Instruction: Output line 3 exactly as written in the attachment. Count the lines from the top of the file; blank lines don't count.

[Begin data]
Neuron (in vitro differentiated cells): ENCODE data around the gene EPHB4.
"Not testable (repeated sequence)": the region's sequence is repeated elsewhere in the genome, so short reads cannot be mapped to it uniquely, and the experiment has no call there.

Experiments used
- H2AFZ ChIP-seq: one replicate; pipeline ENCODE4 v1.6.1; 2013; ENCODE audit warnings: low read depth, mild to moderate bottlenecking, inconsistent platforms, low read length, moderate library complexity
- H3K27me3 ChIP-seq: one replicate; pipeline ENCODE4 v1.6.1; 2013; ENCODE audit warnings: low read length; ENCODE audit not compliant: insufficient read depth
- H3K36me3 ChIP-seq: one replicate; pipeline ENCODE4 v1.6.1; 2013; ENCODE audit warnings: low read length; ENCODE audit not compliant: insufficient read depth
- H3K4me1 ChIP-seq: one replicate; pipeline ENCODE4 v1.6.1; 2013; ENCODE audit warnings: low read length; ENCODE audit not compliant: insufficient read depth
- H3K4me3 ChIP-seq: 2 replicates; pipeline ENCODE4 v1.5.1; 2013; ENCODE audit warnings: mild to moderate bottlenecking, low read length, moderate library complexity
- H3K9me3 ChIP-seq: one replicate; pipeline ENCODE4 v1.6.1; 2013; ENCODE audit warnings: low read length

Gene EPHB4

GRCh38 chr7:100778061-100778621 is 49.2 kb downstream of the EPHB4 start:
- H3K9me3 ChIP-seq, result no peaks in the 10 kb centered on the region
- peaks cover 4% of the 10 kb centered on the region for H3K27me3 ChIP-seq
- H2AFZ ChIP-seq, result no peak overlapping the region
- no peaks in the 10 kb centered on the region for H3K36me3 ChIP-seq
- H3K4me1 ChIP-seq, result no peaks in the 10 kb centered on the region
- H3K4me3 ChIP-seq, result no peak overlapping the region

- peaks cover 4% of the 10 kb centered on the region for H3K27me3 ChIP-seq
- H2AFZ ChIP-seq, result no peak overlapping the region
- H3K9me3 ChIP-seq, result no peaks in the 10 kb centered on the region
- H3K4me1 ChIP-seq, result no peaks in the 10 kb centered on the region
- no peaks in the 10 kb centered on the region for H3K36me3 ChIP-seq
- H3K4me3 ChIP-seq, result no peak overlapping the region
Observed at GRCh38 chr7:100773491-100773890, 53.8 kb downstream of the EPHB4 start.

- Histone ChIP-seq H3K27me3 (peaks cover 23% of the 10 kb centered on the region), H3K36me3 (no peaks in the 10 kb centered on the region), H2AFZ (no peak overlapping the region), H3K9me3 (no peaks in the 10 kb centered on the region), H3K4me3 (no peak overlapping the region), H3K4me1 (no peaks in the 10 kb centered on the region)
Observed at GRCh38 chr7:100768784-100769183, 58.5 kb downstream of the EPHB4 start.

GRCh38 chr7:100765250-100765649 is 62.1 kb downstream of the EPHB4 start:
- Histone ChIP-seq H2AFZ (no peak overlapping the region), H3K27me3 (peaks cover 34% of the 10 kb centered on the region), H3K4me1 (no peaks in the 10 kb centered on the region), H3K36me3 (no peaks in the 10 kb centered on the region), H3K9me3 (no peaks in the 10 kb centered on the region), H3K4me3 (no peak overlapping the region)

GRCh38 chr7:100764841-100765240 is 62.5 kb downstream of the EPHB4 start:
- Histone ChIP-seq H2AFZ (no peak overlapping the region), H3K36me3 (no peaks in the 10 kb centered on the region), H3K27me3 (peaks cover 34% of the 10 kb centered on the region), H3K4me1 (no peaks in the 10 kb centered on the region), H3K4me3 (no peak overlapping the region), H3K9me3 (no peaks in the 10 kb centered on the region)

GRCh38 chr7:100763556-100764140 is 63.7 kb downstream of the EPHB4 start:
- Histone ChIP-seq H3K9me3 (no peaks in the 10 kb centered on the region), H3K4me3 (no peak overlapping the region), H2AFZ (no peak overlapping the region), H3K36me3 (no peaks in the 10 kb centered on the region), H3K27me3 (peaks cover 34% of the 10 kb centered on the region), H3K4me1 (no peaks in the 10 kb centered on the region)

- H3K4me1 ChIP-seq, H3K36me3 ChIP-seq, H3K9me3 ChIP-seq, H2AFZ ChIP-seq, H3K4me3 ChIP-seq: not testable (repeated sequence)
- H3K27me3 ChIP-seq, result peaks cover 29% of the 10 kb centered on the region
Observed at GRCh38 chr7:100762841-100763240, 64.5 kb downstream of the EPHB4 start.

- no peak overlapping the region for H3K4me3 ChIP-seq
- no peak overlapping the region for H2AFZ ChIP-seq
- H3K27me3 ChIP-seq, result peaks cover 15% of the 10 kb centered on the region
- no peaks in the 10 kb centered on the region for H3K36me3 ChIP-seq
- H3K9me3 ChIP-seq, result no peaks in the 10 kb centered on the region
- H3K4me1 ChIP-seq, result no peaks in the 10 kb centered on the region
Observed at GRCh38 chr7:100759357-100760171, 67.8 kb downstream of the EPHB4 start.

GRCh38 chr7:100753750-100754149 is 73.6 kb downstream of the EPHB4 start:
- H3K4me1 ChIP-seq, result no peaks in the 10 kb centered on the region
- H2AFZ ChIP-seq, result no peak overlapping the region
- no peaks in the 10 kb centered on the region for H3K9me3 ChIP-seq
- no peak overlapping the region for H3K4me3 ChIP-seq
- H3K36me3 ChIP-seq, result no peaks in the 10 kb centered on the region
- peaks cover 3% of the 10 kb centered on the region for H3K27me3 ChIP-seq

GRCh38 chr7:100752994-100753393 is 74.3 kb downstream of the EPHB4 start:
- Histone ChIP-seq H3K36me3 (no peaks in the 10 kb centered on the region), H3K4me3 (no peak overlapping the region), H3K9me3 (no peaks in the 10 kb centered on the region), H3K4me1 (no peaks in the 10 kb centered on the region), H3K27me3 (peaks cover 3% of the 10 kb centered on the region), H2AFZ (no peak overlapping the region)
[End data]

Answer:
Experiments used